“We’re encouraging the ritualisation of Mexican with our campaign Fajita Friday,” says Hilgers of Old El Paso. “After weekdays and weekends started to merge due to various lockdowns, Fajita Friday was designed to help families, households and friends reclaim that Friday feeling. The campaign kicked off last year across radio, influencers & social, and encouraged consumers to take part in their own end-of-week fiesta with fajitas, family, and fun.”

Food futures

As many consumers continue to work from home, they are looking for quick lunch and dinner options that are varied, exciting and tasty.

“Tilda’s Ready to Heat range is ideal for the at-home eating occasion. Ranging from plainer variants like Pure Basmati or Fragrant Jasmine to more adventurous flavours from world cuisines, such as Peri Peri or Caribbean Rice & Peas,” Calland says. Appealing to health-conscious consumers, these dishes deliver speedy meal preparation with perfect portions ready in two minutes, enabling consumers to complete any tasty and nutritious mid-week meal. “We would recommend stocking more options from the Tasty Wholegrains range, too, as they are a source of fibre,” he adds.

“[Another] trend which seems to be going from strength to strength is the demand for more vegan and free-from friendly products to maximise consumer health,” says Symington’s Butterworth. “Based on our research, we believe health will continue to be the primary motivator behind people eating less meat, with 86 per cent of plant-based meals eaten by non-vegans. Consumers are driven by naturalness but are also looking for products that are easy and quick to prepare. Ingredients that combine key trends are potentially the most interesting.”

Symington’s is well-placed to benefit from the fashion:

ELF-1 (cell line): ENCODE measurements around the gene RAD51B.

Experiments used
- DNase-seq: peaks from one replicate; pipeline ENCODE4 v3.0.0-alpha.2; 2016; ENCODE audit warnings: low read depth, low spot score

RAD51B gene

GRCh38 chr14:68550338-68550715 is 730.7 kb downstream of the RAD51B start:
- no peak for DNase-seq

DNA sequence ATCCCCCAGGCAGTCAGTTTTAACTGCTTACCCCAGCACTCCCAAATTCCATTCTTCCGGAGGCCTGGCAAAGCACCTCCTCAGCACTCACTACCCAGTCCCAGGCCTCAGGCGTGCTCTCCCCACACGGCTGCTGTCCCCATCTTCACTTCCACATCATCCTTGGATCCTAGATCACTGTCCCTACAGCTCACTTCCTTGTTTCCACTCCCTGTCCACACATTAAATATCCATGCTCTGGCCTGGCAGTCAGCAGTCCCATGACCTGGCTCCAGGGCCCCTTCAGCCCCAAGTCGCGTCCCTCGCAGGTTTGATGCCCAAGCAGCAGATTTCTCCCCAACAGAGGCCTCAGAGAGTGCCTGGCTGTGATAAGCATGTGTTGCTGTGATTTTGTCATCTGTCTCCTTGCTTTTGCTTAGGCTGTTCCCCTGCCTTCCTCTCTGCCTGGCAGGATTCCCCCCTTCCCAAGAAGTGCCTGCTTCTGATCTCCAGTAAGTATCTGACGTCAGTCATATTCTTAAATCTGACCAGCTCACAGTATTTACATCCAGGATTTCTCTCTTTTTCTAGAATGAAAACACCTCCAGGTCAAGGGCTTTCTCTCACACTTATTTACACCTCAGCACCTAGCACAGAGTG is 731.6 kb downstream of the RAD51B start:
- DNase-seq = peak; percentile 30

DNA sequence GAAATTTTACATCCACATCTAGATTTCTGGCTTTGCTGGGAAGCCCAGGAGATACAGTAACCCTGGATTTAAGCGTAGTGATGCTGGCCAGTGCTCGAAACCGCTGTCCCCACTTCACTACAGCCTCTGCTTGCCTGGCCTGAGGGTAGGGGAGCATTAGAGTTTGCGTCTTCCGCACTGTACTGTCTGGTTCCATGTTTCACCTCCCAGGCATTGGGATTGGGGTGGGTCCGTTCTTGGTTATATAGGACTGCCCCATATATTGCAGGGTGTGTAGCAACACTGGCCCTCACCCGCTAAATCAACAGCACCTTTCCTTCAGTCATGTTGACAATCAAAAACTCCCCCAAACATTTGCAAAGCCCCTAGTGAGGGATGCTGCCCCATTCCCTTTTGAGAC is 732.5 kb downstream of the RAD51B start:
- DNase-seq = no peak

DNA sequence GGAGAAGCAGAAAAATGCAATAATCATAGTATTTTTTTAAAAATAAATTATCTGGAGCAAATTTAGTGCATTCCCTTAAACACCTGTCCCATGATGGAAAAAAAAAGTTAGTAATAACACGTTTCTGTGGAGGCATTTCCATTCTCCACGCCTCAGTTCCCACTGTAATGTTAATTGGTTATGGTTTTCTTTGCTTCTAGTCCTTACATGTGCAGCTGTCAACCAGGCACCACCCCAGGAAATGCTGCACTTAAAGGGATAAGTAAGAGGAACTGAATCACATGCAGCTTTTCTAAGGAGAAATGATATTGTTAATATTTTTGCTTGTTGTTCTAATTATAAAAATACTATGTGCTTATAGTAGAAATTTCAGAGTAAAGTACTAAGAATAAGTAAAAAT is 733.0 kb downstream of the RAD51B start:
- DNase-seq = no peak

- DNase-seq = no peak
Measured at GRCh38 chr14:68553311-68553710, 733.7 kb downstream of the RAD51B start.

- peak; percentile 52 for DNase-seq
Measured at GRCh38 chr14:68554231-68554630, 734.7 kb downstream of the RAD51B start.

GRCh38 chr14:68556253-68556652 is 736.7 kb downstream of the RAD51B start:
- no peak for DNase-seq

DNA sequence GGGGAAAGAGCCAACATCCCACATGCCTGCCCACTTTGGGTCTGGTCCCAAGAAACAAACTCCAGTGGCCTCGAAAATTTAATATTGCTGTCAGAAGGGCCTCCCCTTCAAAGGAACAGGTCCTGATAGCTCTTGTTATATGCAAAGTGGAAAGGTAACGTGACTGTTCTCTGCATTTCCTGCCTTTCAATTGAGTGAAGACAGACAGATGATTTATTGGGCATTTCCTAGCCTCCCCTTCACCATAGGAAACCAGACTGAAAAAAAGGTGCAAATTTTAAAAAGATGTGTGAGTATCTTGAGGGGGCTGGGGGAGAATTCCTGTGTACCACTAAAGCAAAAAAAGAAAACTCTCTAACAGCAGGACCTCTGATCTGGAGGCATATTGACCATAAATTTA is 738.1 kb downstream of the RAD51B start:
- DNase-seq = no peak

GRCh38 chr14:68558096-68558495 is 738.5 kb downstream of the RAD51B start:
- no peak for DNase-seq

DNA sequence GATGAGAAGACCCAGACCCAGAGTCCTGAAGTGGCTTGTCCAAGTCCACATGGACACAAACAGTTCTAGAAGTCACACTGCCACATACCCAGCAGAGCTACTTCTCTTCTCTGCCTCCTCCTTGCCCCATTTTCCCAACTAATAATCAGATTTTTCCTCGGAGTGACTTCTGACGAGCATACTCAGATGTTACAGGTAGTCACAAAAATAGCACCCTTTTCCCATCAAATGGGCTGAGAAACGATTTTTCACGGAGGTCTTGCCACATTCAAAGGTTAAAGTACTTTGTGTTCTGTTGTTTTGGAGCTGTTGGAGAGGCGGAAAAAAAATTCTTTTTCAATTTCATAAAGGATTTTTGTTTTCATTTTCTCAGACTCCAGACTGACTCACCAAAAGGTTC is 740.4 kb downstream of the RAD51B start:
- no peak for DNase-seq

“Our Naked Veg Pots are available in three authentic flavours: Malaysian Rendang Curry, Korean BBQ Ramen and Chinese Green Veg Broth. Our Veg Pots are 100 per cent plant-based and also count towards one of your five a day – the first from the portfolio to hold the health credential.

“Our great tasting Blooming Good Food Co. snack pots are also 100 per cent plant-based. The instant hot snacks are available in four flavours, Warming Tomato & Lentil Dhal, Banging Black Eyed Bean & Vegetables, Hearty Sweet Potato & Lentil Curry, and Smokey Sweetcorn & Green Beans. The product has performed well in the market, and we’ve continued to see growth.”

World cuisines are now firmly embedded in the UK’s food culture but we’re now seeing the significant – and lasting – impact of the Covid-19 pandemic playing out through some quite major changes in shopper behaviours, believes Debbie King.

She explains how throughout lockdown the market saw the re-emergence of home cooking as consumers sought to replicate restaurant meal experiences – “people were seeking taste adventures from their food in order to brighten up long days stuck at home”.  Debbie thinks that even though restrictions have now lifted, consumers are still seeking intense and authentic flavour, but convenience and ease of preparation is also influencing their purchase decisions. “Time-poor consumers are also looking for at-home pan-to-plate solutions in less than 20 minutes – important considerations which will continue to drive sales.”

And she adds that pan-Asian foods, once deemed exotic or “unusual”, have become much more mainstream due to the rapid growth of the casual dining sector and the popularity of restaurant chains such as Wagamama, “which has really driven awareness of key products such as Udon noodles, now one of the most popular meals on the menu.”

King concludes that, as IRI data to the end of 2021 indicates, the value of East Asian foods in world foods will be £54.5m and growing year on year, well outperforming its counterparts in the mainstream aisle, which is in decline year on year.

So: home cooking, convenience and speed, health, and an expansion in East Asian cuisine especially (but in all world foods, apparently) are the takeaways from our experts in global dining.